Such was my initial reaction. But then I started to wonder. Suppose Byron had said she agreed with some of the points the pedophile was making or even just shown some sympathy with them. Would the programme still have been shown? I doubt it. It is daring enough that an ‘out’ child-lover is allowed to express his views on national TV. If this is going to be done, it is expected that the presenter will be required to knock his views down, as in this case. But for a pedophile to be able to speak at all on the BBC is something of an achievement. Byron mentioned that she spoke to him for about an hour and we saw only about ten minutes of this (no doubt heavily edited). But that we were able to hear him at all must, I think, be regarded as a very positive thing.

See also:
http://uk.youtube.com/watch?v=_PuWNNn2bpw

9 Responses to “Byron confronts a pedophile on BBC television”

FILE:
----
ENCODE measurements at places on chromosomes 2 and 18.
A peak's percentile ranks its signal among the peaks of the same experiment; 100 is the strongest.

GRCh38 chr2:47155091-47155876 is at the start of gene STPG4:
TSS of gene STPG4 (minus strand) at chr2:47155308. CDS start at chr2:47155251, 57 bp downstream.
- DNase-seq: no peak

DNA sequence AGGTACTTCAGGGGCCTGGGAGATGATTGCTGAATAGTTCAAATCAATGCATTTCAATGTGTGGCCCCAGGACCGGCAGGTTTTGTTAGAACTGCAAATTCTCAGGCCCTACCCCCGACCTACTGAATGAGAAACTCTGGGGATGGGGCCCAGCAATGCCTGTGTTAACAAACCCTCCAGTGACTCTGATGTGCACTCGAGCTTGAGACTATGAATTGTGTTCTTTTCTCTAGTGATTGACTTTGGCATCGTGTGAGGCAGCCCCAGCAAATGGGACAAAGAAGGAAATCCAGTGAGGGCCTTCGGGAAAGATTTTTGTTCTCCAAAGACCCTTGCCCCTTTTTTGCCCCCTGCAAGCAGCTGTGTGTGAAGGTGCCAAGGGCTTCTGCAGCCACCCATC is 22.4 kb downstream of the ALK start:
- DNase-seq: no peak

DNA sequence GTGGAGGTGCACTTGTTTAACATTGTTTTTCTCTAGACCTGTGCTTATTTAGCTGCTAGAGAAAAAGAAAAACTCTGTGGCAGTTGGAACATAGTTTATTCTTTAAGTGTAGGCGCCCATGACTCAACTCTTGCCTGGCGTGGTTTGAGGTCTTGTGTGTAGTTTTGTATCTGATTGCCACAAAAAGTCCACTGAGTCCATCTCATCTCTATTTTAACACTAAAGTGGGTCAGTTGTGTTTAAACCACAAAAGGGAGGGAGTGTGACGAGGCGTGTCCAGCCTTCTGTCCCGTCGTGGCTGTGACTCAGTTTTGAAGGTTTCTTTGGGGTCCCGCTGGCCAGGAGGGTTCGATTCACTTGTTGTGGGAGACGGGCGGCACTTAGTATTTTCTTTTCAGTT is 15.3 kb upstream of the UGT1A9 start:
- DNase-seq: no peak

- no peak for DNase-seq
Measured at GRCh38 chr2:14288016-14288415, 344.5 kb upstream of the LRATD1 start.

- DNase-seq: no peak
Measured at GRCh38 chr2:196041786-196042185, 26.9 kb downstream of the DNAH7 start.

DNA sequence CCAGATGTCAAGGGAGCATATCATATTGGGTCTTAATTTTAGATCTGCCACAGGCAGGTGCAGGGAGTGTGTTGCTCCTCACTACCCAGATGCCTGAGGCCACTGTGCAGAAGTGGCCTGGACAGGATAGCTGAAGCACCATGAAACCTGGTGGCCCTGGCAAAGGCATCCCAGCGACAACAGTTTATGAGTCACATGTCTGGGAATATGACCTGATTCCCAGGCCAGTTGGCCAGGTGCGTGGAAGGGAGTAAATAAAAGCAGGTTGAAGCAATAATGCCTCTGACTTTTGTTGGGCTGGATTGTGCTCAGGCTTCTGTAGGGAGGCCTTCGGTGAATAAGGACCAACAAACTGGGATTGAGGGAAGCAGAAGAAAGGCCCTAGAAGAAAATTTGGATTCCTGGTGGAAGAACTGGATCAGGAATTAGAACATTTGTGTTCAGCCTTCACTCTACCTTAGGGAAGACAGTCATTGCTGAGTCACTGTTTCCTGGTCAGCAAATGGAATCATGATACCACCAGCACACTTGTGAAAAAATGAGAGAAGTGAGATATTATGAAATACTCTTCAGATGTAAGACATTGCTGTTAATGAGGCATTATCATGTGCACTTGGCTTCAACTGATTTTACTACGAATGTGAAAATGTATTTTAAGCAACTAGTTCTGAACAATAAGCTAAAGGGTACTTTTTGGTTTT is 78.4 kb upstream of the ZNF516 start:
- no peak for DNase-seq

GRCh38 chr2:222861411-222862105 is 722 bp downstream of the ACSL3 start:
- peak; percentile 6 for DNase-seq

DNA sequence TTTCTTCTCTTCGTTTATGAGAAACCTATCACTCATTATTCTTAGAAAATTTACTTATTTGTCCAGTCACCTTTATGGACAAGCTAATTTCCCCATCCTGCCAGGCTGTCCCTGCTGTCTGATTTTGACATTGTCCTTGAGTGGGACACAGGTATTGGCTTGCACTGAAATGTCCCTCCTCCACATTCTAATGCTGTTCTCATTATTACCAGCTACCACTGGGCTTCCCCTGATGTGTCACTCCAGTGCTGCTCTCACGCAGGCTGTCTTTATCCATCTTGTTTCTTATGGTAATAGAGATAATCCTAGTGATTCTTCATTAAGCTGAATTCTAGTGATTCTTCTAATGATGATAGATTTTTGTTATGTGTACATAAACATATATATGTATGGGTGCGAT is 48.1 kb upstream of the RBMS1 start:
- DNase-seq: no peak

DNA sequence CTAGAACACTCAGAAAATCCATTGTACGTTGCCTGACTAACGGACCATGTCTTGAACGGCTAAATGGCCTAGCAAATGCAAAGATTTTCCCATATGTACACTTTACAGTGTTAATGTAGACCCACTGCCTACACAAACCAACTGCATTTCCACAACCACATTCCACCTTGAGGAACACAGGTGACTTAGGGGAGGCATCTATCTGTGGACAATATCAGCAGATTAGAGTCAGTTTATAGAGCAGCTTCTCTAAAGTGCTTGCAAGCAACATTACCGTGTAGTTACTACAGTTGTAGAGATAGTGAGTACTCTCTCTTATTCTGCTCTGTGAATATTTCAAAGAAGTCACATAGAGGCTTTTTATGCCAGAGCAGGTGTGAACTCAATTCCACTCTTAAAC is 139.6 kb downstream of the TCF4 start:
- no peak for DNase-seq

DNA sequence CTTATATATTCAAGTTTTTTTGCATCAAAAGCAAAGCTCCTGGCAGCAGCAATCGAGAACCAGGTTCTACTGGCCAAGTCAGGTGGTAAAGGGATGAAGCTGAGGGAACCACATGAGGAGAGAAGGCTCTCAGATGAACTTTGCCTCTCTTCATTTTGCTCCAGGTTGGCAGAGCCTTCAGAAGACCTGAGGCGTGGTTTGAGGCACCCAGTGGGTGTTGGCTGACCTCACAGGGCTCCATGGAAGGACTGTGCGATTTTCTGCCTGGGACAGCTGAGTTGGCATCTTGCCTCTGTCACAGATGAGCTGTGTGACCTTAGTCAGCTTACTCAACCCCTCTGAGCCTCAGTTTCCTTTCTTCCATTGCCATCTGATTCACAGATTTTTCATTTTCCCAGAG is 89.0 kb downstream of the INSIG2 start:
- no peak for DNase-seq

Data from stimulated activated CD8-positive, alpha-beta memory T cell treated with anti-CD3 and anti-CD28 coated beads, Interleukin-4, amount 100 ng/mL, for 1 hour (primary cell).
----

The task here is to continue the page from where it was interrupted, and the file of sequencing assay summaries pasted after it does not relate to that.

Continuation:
1. PiedPiper Says:

    I agree if any sympathy was shown the programme wouldn’t have been aired or/and she could of faced loss of her job.

    We are never going to shown in our true light by programmes such as this only the negative will be shown it would be the equivalent of Nazi propaganda admitting that the Jews weren’t so bad not going to happen.

    Having said that Byron was obviously negative towards and shows her inability to look outside the box. One thing I say about psychiatrists or any other mind doctor is if you can’t look outside the box then you have no right to analyse anyone else’s mind.

    Maybe the only way we can get out view across unedited is via live T.V. even if this could happen I find it highly unlikely that our view will come across because the public believe there right but aleast our view will come out unedited.

  2. woundedbutterfly Says: